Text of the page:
While it’s not particularly well-acted, the core cast still give good performances that really show that they’re committed to this film’s pulpy goodness. Treat Williams’ over-the-top antics as the villain are superb and I liked him immensely in this. I also thought that Billy Zane made a really solid Phantom and Kristy Swanson was a good choice for her role. I can’t say that this is Catherine Zeta-Jones’ best work but she did look like she was having a blast hamming it up in this goofy but stylish movie.
The Phantom is far from being a classic in the superhero genre but its much better than a lot of the other offerings in the pre-Dark Knight and MCU era. Frankly, I wish it would’ve done well enough to have had a few sequels but since this felt somewhat dated for 1996, I can’t imagine any sequels connecting with the audience of that era.
Pairs well with: other comic book adaptations of the era like The Shadow, Dick Tracy, The Rocketeer and the early, cheap Marvel attempts at live-action.
Published: January 1st, 2020
Written by: Roy Thomas
Art by: John Buscema, Gil Kane
Based on: Conan the Barbarian and other characters by Robert E. Howard
Marvel Comics, 281 Pages
This is old school ’70s Conan the Barbarian by the original Conan comic book maestro, Roy Thomas. But it was just released as a collection and it’s kind of unique, as it tries to adapt the only full-length Conan novel that Robert E. Howard wrote: The Hour of the Dragon.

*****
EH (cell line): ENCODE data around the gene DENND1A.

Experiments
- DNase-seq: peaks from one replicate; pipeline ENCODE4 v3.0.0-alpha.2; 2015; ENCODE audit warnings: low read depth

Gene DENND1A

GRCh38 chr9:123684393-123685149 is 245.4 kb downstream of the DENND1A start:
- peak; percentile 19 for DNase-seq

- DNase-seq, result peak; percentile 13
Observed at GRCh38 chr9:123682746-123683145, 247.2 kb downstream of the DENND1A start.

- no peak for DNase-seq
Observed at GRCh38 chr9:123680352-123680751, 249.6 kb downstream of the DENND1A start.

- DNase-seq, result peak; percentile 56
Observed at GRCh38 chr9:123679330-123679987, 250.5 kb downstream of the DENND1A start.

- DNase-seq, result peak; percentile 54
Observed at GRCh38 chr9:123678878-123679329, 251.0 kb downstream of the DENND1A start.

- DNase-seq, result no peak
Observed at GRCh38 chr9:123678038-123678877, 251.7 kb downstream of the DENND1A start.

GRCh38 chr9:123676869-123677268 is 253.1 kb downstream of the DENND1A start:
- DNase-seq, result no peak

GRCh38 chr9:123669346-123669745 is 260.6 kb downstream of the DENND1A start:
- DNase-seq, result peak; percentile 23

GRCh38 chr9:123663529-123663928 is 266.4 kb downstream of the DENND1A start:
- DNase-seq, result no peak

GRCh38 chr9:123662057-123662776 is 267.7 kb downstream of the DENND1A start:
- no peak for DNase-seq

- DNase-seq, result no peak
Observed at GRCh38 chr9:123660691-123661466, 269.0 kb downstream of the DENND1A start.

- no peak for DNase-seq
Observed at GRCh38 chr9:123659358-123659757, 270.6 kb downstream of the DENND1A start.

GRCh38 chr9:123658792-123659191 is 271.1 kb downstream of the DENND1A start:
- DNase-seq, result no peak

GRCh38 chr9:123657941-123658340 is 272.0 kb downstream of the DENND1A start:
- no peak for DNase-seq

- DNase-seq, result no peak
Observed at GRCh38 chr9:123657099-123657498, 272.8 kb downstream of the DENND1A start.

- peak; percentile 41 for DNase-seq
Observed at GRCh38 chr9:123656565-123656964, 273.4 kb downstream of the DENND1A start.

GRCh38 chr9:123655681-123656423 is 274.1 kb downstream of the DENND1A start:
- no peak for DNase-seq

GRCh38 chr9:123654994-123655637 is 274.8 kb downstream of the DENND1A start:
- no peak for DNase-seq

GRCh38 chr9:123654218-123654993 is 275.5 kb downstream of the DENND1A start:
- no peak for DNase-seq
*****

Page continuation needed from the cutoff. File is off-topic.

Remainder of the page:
This was mainly told over the course of multiple issues of Giant-Size Conan and Conan the Barbarian annuals, as opposed to being a part of the regular comic book series.
Overall, this was action packed and featured some of the best character development writing for the Conan character. It also sees him fall in love, get married and become a ruler.
This is one of those Conan stories that kind of hits all the marks one would be looking for in a comic featuring the iconic hero. A lot happens and every issue and chapter within is pretty cool.
Additionally, this features art from two of my all-time favorite Conan artists, Gil Kane and John Buscema.
Top to bottom, this is a solid Conan tale with solid art and while it might not be a perfect adaptation of the source material, it pulls it into the Marvel comic book mythos quite well.
Pairs well with: other Conan comics from the classic Marvel era.